In order to be more easily handled and shipped over long distances, natural gas (i.e., methane) can also be converted to methanol, a convenient liquid. Today already, the production of most of the methanol in the world comes from the conversion of methane first to syn-gas and then to methanol. The direct oxidative conversion of methane to methanol, without going through syn-gas, is however the highly desirable technology of the future and is being developed as part of the "Methanol Economy" (see Chapter 12).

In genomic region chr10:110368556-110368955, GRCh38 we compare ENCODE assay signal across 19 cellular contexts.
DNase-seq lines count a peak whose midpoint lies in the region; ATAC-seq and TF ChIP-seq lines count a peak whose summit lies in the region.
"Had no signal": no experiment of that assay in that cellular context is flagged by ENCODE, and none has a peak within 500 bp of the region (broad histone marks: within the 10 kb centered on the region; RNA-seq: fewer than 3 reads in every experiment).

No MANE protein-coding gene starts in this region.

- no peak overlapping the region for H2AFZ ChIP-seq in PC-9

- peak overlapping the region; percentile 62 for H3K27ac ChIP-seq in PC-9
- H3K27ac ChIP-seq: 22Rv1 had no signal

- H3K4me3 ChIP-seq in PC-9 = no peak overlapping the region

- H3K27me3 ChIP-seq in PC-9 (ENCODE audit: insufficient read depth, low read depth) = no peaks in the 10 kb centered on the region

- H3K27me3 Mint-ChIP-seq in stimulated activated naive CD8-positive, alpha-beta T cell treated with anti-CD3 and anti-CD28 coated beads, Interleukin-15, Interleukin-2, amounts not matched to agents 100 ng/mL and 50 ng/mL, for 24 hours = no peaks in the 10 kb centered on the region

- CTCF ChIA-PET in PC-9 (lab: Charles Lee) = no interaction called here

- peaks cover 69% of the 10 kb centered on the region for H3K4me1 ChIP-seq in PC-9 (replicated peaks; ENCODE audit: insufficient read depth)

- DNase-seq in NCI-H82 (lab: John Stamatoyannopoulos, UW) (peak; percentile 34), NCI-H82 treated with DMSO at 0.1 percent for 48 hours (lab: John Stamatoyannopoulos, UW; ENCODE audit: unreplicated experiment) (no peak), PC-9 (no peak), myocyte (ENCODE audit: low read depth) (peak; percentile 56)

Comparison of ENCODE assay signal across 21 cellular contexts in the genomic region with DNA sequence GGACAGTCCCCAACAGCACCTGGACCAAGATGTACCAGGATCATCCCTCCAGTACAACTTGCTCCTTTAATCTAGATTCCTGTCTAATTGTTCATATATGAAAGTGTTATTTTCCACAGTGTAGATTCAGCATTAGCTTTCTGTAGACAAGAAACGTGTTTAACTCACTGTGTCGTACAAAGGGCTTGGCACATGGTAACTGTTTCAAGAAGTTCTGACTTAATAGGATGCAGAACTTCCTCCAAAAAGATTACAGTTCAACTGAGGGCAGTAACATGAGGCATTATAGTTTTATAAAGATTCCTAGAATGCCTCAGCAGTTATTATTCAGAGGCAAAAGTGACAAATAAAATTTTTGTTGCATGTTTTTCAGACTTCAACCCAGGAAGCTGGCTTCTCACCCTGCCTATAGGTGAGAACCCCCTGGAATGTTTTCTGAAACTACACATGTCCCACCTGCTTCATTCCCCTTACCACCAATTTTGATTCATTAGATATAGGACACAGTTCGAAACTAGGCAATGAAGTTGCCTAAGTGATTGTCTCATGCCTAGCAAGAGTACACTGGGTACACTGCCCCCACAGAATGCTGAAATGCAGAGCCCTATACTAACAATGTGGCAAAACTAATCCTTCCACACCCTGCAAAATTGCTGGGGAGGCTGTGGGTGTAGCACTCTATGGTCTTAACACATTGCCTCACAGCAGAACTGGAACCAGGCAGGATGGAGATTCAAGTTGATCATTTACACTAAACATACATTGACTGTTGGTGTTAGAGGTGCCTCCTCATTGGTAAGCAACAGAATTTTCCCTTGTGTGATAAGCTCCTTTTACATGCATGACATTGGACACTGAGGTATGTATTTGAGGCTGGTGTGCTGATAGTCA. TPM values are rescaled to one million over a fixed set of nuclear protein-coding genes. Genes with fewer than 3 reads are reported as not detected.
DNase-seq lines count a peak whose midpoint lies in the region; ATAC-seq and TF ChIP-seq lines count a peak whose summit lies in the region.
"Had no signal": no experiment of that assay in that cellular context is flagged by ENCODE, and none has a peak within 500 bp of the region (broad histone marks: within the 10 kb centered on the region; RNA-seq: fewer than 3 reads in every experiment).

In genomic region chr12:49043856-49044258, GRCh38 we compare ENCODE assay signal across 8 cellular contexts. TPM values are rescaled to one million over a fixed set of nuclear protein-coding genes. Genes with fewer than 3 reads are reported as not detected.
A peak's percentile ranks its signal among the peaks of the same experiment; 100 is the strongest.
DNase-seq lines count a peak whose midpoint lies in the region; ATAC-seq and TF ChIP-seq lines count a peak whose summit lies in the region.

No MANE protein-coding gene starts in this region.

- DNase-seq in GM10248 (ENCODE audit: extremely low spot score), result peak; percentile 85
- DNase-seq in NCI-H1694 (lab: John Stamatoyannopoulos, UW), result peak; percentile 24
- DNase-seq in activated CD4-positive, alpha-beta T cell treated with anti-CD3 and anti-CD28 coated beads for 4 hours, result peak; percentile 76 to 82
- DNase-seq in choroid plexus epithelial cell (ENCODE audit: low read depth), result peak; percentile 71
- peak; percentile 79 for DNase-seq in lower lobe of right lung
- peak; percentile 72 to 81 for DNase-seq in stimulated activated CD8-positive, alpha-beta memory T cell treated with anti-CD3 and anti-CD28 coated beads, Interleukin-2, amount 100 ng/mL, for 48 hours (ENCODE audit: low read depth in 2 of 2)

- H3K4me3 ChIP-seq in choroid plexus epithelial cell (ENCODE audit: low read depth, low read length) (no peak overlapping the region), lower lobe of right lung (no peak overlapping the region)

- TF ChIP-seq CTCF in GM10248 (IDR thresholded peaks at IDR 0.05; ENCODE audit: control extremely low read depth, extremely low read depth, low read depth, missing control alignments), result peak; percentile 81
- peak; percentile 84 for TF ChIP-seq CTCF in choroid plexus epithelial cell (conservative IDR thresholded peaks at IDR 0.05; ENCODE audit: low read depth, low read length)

The amount of natural gas reserves referred to generally pertains to conventional natural sources - that is, gas which accumulates under non-permeable rocks alone or in association with oil. There are also considerable resources of so-called unconventional natural gas sources; some of these are already being recovered. They involve gas extracted from coalbeds (coalbed methane), from low-permeability sandstone called "tight sands" and shale formations. Gas hydrates, primarily methane hydrate present at the continental shelves of the seas or underlying the tundra of arctic areas such as Siberia, are also abundant and very significant. Although no suitable technology to utilize these effectively exists today, they represent a very large untapped unconventional gas source. In the United States, during the past 20 years, the use of unconventional gas has grown rapidly, helped significantly by tax incentives. Mainly coalbed methane and tight sand gas account now for about one-fourth of the total U.S. domestic production, helped by the decreasing production of conventional gas and higher natural gas prices. However, they remain more expensive to produce than conventional gas and are presently only of modest interest in the rest of the world, due to the still-abundant sources of conventional gas.